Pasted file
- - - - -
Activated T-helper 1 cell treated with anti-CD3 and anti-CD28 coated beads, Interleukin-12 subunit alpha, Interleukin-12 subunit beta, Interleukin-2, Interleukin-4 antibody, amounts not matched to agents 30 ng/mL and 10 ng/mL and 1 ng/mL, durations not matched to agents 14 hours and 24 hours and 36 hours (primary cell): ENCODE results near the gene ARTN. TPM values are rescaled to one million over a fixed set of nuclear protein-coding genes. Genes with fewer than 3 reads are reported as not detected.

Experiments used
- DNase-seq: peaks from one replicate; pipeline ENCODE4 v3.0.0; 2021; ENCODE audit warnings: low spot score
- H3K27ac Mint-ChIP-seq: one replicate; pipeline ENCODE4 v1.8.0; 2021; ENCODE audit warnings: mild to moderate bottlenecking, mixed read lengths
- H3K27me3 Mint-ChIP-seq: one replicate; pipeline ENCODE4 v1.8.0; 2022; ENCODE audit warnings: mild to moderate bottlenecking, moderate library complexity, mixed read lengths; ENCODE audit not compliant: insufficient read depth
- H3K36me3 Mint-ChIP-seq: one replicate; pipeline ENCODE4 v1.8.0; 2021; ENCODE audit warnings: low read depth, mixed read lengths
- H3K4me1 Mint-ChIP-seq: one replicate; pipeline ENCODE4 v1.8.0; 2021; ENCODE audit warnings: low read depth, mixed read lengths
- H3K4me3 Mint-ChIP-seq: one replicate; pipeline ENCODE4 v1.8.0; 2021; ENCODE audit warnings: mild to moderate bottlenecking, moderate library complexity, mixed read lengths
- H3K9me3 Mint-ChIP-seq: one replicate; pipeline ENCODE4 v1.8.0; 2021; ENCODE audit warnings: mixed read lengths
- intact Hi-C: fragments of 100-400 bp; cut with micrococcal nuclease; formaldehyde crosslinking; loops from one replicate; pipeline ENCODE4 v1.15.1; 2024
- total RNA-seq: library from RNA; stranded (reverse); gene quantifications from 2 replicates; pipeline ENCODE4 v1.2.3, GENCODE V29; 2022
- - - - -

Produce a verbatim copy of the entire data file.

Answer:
Activated T-helper 1 cell treated with anti-CD3 and anti-CD28 coated beads, Interleukin-12 subunit alpha, Interleukin-12 subunit beta, Interleukin-2, Interleukin-4 antibody, amounts not matched to agents 30 ng/mL and 10 ng/mL and 1 ng/mL, durations not matched to agents 14 hours and 24 hours and 36 hours (primary cell): ENCODE results near the gene ARTN. TPM values are rescaled to one million over a fixed set of nuclear protein-coding genes. Genes with fewer than 3 reads are reported as not detected.

Experiments used
- DNase-seq: peaks from one replicate; pipeline ENCODE4 v3.0.0; 2021; ENCODE audit warnings: low spot score
- H3K27ac Mint-ChIP-seq: one replicate; pipeline ENCODE4 v1.8.0; 2021; ENCODE audit warnings: mild to moderate bottlenecking, mixed read lengths
- H3K27me3 Mint-ChIP-seq: one replicate; pipeline ENCODE4 v1.8.0; 2022; ENCODE audit warnings: mild to moderate bottlenecking, moderate library complexity, mixed read lengths; ENCODE audit not compliant: insufficient read depth
- H3K36me3 Mint-ChIP-seq: one replicate; pipeline ENCODE4 v1.8.0; 2021; ENCODE audit warnings: low read depth, mixed read lengths
- H3K4me1 Mint-ChIP-seq: one replicate; pipeline ENCODE4 v1.8.0; 2021; ENCODE audit warnings: low read depth, mixed read lengths
- H3K4me3 Mint-ChIP-seq: one replicate; pipeline ENCODE4 v1.8.0; 2021; ENCODE audit warnings: mild to moderate bottlenecking, moderate library complexity, mixed read lengths
- H3K9me3 Mint-ChIP-seq: one replicate; pipeline ENCODE4 v1.8.0; 2021; ENCODE audit warnings: mixed read lengths
- intact Hi-C: fragments of 100-400 bp; cut with micrococcal nuclease; formaldehyde crosslinking; loops from one replicate; pipeline ENCODE4 v1.15.1; 2024
- total RNA-seq: library from RNA; stranded (reverse); gene quantifications from 2 replicates; pipeline ENCODE4 v1.2.3, GENCODE V29; 2022